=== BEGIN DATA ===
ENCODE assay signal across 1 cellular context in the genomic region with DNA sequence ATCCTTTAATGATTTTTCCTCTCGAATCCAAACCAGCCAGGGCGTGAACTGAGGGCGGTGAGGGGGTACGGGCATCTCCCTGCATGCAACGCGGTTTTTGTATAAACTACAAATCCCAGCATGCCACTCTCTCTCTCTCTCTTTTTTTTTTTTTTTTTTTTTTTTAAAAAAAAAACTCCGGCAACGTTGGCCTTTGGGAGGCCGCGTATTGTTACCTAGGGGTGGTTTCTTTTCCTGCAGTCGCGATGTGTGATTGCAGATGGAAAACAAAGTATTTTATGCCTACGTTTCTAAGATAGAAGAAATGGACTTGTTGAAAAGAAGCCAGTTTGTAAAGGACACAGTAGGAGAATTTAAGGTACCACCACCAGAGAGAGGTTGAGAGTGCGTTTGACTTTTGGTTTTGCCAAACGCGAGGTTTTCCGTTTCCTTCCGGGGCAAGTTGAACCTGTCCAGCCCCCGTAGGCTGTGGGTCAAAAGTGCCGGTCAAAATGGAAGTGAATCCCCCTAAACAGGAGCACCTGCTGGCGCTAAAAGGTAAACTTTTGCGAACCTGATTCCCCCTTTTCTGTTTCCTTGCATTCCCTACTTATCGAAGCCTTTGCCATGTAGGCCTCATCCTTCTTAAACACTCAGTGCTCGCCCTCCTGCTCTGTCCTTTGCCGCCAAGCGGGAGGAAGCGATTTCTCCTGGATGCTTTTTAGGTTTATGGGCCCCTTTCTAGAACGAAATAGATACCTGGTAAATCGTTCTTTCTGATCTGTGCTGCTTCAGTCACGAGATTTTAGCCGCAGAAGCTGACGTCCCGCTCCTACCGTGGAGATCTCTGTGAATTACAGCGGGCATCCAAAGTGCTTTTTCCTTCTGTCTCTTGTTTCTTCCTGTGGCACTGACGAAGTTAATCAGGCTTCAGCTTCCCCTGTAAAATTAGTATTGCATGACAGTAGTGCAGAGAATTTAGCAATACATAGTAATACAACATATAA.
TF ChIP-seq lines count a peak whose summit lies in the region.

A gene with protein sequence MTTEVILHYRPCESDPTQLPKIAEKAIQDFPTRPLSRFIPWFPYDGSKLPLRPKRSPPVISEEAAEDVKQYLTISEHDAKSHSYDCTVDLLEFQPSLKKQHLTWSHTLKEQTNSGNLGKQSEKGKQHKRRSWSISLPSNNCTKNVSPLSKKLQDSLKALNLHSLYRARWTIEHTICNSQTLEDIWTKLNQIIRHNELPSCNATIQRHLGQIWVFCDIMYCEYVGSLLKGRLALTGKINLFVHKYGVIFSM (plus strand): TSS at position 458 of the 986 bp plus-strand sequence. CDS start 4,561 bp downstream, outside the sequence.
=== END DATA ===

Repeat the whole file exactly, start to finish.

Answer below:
ENCODE assay signal across 1 cellular context in the genomic region with DNA sequence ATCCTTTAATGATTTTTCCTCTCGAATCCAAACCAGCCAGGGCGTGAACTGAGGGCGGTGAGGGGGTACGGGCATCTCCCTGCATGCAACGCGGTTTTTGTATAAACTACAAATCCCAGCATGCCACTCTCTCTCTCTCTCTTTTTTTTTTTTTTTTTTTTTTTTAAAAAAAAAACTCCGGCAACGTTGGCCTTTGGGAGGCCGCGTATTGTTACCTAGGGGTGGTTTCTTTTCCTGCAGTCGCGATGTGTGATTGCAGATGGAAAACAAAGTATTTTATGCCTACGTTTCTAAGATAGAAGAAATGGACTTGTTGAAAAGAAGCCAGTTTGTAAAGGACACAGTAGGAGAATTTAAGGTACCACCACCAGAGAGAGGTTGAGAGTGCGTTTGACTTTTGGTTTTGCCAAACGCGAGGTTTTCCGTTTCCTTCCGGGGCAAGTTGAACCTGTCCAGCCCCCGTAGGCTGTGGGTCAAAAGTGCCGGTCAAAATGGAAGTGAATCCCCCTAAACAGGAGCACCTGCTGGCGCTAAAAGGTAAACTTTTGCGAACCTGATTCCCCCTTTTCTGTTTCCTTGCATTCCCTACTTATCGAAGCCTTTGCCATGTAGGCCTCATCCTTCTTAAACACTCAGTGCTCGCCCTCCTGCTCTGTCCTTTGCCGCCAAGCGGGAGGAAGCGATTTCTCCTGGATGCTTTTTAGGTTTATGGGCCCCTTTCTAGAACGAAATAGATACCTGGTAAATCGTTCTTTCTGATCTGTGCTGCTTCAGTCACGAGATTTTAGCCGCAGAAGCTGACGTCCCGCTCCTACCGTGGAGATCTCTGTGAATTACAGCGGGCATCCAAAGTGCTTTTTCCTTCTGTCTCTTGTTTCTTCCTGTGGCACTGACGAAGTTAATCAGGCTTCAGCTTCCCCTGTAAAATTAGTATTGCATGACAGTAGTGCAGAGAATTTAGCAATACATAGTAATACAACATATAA.
TF ChIP-seq lines count a peak whose summit lies in the region.

A gene with protein sequence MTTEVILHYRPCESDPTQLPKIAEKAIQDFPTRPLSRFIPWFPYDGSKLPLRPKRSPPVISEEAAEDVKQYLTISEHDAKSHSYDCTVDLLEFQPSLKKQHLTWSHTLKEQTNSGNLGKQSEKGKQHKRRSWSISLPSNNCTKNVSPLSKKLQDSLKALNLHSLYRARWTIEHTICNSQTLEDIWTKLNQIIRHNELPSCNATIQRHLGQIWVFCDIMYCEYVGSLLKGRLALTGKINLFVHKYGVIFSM (plus strand): TSS at position 458 of the 986 bp plus-strand sequence. CDS start 4,561 bp downstream, outside the sequence.